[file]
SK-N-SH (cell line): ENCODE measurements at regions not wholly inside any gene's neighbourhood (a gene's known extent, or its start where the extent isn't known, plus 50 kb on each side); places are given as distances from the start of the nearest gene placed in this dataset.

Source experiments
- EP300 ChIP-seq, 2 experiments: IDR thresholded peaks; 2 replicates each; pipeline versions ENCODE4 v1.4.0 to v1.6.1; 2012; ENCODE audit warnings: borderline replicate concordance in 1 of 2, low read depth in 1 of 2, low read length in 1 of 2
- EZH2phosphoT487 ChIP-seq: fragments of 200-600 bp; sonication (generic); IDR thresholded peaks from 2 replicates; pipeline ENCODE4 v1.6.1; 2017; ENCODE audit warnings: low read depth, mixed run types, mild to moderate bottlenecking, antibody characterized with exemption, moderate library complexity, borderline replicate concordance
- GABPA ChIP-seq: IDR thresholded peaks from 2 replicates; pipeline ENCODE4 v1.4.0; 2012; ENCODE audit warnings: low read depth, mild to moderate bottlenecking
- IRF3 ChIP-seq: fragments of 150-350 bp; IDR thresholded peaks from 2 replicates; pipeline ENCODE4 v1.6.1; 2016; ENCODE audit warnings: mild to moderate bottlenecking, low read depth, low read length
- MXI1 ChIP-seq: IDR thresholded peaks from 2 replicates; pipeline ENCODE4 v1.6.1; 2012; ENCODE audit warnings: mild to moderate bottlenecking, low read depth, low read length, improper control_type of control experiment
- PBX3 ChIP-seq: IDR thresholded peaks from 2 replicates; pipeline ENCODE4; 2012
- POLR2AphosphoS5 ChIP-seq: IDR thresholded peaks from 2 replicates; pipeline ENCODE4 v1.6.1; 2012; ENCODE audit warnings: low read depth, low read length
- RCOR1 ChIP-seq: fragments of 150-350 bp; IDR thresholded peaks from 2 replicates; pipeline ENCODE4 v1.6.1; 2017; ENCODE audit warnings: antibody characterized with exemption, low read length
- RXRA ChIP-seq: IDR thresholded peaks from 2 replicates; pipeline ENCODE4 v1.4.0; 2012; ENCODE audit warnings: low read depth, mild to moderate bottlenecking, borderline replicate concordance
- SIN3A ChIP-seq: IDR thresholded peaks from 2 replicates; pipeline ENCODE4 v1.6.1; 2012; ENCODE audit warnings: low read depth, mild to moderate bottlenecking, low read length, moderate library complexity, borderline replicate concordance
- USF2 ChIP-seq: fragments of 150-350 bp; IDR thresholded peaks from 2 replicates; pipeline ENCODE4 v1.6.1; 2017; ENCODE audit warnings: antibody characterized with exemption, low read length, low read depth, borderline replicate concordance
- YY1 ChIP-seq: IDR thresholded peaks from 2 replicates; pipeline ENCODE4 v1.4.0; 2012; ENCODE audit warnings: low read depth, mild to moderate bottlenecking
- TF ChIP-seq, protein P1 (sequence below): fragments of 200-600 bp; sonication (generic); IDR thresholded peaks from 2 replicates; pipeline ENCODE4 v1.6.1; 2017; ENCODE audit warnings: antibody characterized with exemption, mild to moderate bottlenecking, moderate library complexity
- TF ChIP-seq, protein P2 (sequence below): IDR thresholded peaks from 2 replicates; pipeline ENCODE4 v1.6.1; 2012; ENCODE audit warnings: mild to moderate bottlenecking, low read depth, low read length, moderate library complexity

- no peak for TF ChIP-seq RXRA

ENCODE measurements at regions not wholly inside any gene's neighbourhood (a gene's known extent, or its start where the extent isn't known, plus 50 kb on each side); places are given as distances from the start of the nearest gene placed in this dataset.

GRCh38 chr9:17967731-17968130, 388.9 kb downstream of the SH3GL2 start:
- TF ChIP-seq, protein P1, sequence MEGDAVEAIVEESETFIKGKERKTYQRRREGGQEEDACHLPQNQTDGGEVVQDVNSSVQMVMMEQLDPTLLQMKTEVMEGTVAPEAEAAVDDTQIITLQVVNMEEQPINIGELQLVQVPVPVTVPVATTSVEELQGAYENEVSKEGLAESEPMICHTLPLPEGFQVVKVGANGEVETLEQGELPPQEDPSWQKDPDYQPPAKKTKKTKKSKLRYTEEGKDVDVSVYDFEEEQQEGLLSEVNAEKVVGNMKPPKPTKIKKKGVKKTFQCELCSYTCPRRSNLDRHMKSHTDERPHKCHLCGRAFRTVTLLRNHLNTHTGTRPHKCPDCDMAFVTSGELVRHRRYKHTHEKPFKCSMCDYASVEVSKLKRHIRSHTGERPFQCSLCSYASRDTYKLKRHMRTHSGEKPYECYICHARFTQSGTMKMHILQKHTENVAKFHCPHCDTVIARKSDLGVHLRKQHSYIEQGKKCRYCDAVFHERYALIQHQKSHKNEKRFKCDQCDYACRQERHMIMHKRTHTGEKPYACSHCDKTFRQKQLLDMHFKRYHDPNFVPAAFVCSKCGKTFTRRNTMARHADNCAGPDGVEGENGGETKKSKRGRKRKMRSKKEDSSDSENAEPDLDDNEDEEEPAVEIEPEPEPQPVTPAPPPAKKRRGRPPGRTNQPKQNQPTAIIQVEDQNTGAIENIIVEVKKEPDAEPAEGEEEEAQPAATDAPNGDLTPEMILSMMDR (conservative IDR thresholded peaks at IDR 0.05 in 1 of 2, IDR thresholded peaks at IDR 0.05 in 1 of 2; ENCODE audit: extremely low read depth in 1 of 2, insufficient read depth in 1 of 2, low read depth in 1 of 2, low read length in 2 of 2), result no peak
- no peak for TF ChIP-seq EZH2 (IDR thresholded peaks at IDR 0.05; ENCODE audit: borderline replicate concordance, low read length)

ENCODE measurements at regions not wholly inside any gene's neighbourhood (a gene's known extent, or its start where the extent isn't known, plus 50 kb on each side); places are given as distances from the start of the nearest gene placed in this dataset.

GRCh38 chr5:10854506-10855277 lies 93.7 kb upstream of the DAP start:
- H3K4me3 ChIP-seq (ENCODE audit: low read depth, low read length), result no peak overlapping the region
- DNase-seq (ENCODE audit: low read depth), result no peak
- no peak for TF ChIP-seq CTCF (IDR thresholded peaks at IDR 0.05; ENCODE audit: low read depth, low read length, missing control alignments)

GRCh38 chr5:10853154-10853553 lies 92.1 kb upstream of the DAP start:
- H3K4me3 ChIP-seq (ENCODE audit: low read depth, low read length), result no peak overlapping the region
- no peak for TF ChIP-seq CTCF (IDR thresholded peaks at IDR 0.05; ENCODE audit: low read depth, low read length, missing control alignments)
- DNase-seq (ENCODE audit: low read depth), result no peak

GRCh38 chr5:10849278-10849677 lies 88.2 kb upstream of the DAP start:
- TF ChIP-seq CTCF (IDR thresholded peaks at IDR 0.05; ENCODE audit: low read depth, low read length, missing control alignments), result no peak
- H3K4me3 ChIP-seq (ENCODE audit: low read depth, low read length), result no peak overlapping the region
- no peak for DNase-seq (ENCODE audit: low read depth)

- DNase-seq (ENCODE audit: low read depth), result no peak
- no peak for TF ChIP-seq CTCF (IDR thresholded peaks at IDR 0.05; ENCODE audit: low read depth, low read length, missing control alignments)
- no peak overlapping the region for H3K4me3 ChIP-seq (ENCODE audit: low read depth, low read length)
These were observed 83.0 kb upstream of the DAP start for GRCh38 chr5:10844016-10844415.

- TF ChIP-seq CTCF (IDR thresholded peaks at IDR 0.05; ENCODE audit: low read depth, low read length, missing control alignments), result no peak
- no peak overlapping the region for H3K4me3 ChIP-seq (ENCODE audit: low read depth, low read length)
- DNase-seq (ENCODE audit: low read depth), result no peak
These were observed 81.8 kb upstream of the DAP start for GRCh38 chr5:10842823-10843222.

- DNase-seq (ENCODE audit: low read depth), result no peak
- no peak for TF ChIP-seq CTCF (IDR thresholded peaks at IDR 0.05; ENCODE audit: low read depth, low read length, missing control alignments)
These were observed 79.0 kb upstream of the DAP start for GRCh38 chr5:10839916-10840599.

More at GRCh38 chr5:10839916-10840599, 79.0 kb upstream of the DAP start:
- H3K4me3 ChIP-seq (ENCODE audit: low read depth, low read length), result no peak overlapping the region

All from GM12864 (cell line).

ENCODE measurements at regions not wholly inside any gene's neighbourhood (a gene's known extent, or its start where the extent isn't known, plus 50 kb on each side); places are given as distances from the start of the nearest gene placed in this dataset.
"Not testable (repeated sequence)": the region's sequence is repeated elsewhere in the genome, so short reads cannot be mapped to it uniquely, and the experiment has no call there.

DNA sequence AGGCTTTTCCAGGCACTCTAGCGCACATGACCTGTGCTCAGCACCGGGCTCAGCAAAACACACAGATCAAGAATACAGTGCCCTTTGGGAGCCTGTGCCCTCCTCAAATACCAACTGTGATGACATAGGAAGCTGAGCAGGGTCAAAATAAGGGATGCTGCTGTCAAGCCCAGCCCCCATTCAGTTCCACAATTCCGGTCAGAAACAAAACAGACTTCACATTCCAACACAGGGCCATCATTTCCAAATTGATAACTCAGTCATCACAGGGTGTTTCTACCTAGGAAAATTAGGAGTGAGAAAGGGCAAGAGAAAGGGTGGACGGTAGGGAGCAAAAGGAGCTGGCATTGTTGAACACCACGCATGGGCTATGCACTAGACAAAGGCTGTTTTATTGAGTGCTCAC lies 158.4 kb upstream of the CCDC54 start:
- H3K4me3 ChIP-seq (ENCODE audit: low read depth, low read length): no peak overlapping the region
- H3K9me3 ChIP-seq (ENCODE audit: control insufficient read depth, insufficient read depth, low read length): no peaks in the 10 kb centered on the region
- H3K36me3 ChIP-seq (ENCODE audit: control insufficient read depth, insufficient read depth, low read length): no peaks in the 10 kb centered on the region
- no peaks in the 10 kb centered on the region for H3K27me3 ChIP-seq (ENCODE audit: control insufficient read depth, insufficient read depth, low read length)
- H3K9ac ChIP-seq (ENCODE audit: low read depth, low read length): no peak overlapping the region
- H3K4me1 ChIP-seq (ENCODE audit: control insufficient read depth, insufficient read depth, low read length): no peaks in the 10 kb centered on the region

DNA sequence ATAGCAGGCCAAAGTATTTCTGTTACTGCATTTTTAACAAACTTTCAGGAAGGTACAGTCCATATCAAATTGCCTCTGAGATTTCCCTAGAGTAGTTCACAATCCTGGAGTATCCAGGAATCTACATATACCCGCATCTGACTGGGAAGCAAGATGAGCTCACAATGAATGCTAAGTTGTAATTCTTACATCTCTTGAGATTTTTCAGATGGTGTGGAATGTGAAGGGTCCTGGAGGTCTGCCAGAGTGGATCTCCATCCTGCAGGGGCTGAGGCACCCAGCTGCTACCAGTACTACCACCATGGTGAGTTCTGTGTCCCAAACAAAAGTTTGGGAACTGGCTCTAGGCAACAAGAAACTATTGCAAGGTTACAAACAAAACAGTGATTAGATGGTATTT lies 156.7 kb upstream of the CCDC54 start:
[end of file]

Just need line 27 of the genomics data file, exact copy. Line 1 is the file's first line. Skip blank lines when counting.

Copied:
GRCh38 chr5:10853154-10853553 lies 92.1 kb upstream of the DAP start: